Monday, July 20, 2009

Flight of the humble bee

As I write this, I am sick with food poisoning to the point of throwing up and passing out in a puddle of regurgitated bile and undigested Indian food. On the bright side, I haven't had to say a single word to anyone in the last hour and a half and I'm hoping to avoid civilization for the rest of the day.

A few years ago, dad worked for a software start up. The company had everything going for it - talented young engineers who were part time actors and musicians, curly haired nerds who thought they were playboys, minor indiscretions such as, and not limited to, the CEO boinking his secretary behind closed doors. The complete package, if you will.

Among my dad's peers was a snooty management chap who thought the fine arts had chosen him to be their savior. He wrote short stories (a pig learning to make an atomic bomb through a brain-internet interface, a Utopian society where names were replaced by numbers but havoc when the youngest citizen picked a name etc.), played the flute, violin, sang, and even critiqued this blogger's writing. I was in high school at the time, and had hosted a website that chronicled a 5 day vacation with the boys. "Promising, needs more work", was the verdict, and I had to try hard to keep my middle fingers stationary.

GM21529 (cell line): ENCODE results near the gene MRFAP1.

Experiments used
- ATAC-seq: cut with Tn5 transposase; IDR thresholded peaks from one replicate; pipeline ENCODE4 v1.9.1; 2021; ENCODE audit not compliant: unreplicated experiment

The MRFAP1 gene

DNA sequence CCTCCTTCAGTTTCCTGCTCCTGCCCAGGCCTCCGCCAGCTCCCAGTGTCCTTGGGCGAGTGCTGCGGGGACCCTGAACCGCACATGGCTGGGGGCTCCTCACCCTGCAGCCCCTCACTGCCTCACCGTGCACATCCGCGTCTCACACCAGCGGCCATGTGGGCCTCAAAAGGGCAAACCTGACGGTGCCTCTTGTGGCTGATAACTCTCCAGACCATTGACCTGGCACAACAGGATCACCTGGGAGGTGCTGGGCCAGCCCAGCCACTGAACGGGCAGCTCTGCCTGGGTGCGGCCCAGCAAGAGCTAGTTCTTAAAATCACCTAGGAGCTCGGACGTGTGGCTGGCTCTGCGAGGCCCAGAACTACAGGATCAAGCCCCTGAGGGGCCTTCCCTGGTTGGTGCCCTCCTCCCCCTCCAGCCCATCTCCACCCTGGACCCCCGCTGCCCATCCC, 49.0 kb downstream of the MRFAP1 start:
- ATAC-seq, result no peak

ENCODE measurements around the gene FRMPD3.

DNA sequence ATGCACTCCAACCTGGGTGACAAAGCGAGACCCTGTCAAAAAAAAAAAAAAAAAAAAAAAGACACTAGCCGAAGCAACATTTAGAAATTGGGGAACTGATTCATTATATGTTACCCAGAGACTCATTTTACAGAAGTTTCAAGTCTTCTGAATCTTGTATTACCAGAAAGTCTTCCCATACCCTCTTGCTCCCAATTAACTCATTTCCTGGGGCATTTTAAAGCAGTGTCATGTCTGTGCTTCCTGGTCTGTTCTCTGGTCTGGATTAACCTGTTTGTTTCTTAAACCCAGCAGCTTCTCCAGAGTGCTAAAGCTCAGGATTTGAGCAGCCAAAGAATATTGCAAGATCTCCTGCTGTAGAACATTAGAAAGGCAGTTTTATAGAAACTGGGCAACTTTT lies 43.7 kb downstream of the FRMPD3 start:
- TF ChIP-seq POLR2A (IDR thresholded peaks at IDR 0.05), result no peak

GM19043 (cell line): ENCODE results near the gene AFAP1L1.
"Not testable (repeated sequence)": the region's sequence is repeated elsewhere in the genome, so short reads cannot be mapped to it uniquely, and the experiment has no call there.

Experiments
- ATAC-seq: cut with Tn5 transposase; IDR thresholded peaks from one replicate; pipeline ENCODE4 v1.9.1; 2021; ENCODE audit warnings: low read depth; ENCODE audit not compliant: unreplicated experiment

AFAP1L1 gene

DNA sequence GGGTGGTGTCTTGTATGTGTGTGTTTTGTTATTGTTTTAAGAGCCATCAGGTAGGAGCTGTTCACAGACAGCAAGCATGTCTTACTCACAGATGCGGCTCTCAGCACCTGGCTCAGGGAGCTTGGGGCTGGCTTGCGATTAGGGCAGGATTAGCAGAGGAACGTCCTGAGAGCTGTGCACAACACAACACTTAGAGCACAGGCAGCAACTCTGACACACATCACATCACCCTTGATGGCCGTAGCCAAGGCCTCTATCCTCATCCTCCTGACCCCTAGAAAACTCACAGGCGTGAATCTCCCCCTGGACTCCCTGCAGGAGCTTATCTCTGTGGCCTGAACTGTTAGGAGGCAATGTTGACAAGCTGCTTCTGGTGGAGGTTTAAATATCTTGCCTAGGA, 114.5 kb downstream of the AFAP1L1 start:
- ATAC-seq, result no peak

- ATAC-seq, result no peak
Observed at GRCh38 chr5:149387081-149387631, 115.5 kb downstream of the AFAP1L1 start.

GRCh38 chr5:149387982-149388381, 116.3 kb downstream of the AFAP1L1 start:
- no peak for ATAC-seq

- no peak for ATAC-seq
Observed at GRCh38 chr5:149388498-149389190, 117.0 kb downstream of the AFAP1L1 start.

The company hosted it's "Annual Day" in a small party hall one evening. There were quizzes, stupid dancing, embarrassing-bordering-on-sexual-harassment-contact, and plenty of singing. The art savant then took the stage to render some classical Indian tunes on his violin. I don't remember how the performance went, guess I was busy looking for that secretary. Enter stage right, his son clutching a violin bigger than his torso. There was a hushed, almost revered silence. It was rumored that this 7 year old was the greatest gift to music on this side of the Rhine. As he sat down, with an extremely somber demeanor, the audience collectively held it's breath. The excitement was palpable and a few were convinced that this era's Paganini would emerge this evening. What would be on offer for our aural pleasure? Hindustani? Carnatic? Jazz maybe? With possibilities endless, and yet nowhere close to the hype, the kid began.

Happy (scratch) Birthday (pause)
to you (wail)
Happy (silence) BIRTHDAYYY to you (notes blitz)
assorted licks and squeals

The silence in the room, though momentary, rang louder than the cacophony we had just heard. Soon there was polite applause followed by 94 attempts to change the subject. While the kid looked nonchalant, the father was sporting a hitherto unseen shade of humble pie. Grown, brown men can blush.

Dinner was served, and the frivolities resumed.


Australis said...

Hahaha I laughed out loud at that one. Nothing like a kid to bring you back down to earth.

Hope you're better.

Thanatos said...

Much better, thanks!